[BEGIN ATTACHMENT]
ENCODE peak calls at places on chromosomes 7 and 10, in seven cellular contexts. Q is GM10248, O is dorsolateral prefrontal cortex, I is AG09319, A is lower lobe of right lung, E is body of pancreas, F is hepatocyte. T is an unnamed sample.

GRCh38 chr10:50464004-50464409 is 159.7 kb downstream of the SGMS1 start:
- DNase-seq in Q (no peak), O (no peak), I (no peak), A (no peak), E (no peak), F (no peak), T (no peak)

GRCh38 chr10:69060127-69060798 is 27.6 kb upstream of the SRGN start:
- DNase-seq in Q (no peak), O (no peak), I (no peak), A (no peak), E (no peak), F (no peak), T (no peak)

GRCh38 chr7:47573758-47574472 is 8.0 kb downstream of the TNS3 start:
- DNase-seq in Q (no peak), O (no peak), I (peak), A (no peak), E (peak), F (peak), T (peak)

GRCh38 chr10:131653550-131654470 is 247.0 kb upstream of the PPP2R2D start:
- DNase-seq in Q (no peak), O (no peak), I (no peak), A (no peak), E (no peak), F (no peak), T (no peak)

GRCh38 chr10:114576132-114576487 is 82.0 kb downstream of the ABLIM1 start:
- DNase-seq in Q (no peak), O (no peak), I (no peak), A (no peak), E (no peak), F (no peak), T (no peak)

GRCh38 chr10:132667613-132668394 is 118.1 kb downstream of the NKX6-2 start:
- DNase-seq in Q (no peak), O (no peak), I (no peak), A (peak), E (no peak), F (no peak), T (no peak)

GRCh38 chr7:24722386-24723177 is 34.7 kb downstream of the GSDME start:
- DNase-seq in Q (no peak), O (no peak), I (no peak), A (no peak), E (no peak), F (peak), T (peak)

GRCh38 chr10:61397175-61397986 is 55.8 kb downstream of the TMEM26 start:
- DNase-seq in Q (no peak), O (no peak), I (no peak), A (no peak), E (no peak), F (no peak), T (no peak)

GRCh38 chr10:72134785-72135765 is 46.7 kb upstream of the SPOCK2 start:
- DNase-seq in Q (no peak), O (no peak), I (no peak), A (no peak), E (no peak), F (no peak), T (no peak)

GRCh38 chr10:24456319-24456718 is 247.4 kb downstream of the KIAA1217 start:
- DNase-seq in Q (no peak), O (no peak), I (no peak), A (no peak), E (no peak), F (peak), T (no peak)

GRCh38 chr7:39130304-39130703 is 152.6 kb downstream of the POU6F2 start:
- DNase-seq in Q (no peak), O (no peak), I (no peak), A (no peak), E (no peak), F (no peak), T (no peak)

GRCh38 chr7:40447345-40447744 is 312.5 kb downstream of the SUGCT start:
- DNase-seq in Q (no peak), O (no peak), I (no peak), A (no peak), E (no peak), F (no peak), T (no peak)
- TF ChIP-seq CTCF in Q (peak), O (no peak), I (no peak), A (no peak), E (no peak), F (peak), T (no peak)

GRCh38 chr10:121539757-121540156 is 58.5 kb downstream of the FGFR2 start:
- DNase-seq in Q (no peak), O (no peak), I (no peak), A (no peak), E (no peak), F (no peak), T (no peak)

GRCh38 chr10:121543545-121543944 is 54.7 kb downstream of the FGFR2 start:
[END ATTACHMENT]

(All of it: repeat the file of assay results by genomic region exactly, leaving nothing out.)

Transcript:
ENCODE peak calls at places on chromosomes 7 and 10, in seven cellular contexts. Q is GM10248, O is dorsolateral prefrontal cortex, I is AG09319, A is lower lobe of right lung, E is body of pancreas, F is hepatocyte. T is an unnamed sample.

GRCh38 chr10:50464004-50464409 is 159.7 kb downstream of the SGMS1 start:
- DNase-seq in Q (no peak), O (no peak), I (no peak), A (no peak), E (no peak), F (no peak), T (no peak)

GRCh38 chr10:69060127-69060798 is 27.6 kb upstream of the SRGN start:
- DNase-seq in Q (no peak), O (no peak), I (no peak), A (no peak), E (no peak), F (no peak), T (no peak)

GRCh38 chr7:47573758-47574472 is 8.0 kb downstream of the TNS3 start:
- DNase-seq in Q (no peak), O (no peak), I (peak), A (no peak), E (peak), F (peak), T (peak)

GRCh38 chr10:131653550-131654470 is 247.0 kb upstream of the PPP2R2D start:
- DNase-seq in Q (no peak), O (no peak), I (no peak), A (no peak), E (no peak), F (no peak), T (no peak)

GRCh38 chr10:114576132-114576487 is 82.0 kb downstream of the ABLIM1 start:
- DNase-seq in Q (no peak), O (no peak), I (no peak), A (no peak), E (no peak), F (no peak), T (no peak)

GRCh38 chr10:132667613-132668394 is 118.1 kb downstream of the NKX6-2 start:
- DNase-seq in Q (no peak), O (no peak), I (no peak), A (peak), E (no peak), F (no peak), T (no peak)

GRCh38 chr7:24722386-24723177 is 34.7 kb downstream of the GSDME start:
- DNase-seq in Q (no peak), O (no peak), I (no peak), A (no peak), E (no peak), F (peak), T (peak)

GRCh38 chr10:61397175-61397986 is 55.8 kb downstream of the TMEM26 start:
- DNase-seq in Q (no peak), O (no peak), I (no peak), A (no peak), E (no peak), F (no peak), T (no peak)

GRCh38 chr10:72134785-72135765 is 46.7 kb upstream of the SPOCK2 start:
- DNase-seq in Q (no peak), O (no peak), I (no peak), A (no peak), E (no peak), F (no peak), T (no peak)

GRCh38 chr10:24456319-24456718 is 247.4 kb downstream of the KIAA1217 start:
- DNase-seq in Q (no peak), O (no peak), I (no peak), A (no peak), E (no peak), F (peak), T (no peak)

GRCh38 chr7:39130304-39130703 is 152.6 kb downstream of the POU6F2 start:
- DNase-seq in Q (no peak), O (no peak), I (no peak), A (no peak), E (no peak), F (no peak), T (no peak)

GRCh38 chr7:40447345-40447744 is 312.5 kb downstream of the SUGCT start:
- DNase-seq in Q (no peak), O (no peak), I (no peak), A (no peak), E (no peak), F (no peak), T (no peak)
- TF ChIP-seq CTCF in Q (peak), O (no peak), I (no peak), A (no peak), E (no peak), F (peak), T (no peak)

GRCh38 chr10:121539757-121540156 is 58.5 kb downstream of the FGFR2 start:
- DNase-seq in Q (no peak), O (no peak), I (no peak), A (no peak), E (no peak), F (no peak), T (no peak)

GRCh38 chr10:121543545-121543944 is 54.7 kb downstream of the FGFR2 start: